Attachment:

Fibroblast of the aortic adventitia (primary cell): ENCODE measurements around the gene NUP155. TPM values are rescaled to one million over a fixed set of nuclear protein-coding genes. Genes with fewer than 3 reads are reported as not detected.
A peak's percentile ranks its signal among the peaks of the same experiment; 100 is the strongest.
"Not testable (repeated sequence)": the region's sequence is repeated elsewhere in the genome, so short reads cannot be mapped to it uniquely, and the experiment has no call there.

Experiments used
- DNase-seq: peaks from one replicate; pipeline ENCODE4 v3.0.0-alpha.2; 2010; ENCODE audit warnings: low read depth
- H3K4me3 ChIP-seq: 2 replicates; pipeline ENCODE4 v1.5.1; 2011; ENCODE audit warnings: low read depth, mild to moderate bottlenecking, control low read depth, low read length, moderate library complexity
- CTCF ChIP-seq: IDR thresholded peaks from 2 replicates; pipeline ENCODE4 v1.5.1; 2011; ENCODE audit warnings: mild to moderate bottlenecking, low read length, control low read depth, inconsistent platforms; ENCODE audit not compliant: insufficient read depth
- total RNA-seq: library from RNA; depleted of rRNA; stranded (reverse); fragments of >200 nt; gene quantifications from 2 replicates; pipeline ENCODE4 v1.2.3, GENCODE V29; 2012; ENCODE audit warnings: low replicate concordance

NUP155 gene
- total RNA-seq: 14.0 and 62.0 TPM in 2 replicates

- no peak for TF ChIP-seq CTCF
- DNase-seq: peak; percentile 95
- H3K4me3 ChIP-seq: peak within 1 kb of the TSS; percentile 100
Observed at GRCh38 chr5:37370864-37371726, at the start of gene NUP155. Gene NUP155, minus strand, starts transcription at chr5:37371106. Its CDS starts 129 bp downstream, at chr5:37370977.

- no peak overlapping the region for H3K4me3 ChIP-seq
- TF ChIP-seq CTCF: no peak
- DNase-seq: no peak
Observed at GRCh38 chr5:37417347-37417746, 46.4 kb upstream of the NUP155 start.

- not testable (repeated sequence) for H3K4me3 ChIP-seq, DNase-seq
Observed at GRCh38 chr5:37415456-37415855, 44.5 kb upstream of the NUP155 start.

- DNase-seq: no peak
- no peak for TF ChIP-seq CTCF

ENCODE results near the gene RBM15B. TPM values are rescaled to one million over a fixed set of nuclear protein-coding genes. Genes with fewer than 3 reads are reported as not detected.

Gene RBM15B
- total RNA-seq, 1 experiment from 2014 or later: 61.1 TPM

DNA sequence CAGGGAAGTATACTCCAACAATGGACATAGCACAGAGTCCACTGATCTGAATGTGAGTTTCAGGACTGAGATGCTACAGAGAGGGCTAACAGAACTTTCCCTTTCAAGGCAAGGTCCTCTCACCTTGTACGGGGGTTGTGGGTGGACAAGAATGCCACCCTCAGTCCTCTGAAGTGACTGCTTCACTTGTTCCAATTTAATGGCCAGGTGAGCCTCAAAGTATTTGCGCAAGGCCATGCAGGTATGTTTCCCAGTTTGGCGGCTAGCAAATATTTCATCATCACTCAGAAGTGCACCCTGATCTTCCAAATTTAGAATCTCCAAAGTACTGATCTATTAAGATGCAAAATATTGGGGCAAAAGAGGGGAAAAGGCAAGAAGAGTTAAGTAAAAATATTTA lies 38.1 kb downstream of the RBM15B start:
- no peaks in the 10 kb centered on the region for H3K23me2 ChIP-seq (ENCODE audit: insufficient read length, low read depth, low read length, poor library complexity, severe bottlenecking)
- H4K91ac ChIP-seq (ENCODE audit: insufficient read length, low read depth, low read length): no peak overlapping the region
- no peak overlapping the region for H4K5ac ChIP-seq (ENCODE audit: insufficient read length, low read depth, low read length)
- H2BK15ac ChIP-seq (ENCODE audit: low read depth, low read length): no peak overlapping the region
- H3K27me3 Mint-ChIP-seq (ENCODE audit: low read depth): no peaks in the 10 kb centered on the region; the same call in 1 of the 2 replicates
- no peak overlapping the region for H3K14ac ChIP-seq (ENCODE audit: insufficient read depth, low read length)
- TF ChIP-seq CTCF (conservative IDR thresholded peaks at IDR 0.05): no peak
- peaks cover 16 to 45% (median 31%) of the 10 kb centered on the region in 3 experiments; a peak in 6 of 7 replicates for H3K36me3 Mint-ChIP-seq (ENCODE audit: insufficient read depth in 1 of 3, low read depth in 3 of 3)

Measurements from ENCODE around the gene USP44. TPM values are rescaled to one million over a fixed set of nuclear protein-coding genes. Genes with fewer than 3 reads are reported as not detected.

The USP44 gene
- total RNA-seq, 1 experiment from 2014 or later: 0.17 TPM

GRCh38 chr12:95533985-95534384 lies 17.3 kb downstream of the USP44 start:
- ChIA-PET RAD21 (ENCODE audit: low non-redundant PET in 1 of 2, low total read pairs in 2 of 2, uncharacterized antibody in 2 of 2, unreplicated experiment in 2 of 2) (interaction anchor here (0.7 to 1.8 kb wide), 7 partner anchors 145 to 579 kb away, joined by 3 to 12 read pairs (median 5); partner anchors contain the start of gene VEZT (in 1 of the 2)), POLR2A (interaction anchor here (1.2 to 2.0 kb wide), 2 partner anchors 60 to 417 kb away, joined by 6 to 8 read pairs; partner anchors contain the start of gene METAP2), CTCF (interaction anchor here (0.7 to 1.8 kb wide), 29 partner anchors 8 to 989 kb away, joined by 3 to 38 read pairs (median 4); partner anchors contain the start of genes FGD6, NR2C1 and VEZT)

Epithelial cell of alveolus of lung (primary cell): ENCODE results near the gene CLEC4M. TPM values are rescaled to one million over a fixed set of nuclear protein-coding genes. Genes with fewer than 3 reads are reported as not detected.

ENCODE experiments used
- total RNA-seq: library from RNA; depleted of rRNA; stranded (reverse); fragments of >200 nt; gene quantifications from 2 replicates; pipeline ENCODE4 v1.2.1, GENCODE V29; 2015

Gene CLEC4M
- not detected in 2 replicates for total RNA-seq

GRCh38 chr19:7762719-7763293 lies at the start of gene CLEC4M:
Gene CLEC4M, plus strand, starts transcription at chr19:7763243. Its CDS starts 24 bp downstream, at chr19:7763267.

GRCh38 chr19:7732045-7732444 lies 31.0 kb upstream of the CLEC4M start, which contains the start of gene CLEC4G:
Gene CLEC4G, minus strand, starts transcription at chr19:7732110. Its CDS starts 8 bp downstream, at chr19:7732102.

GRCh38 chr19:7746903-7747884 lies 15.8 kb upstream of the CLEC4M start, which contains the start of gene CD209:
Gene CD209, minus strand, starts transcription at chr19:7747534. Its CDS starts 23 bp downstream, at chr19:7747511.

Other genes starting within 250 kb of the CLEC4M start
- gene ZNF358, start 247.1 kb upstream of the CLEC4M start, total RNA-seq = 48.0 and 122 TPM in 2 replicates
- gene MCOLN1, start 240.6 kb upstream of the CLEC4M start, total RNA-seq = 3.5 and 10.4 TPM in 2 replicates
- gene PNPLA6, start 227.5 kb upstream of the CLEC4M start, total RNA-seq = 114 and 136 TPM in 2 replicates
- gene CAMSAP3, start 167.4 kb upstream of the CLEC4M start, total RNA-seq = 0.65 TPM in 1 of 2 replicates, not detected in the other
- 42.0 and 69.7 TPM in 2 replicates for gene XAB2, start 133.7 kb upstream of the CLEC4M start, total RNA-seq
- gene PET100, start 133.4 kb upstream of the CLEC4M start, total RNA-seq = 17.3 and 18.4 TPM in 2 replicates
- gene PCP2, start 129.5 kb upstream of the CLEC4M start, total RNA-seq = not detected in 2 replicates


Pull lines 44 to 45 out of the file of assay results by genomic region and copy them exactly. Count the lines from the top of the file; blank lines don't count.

- not detected in 2 replicates for total RNA-seq

GRCh38 chr19:7762719-7763293 lies at the start of gene CLEC4M: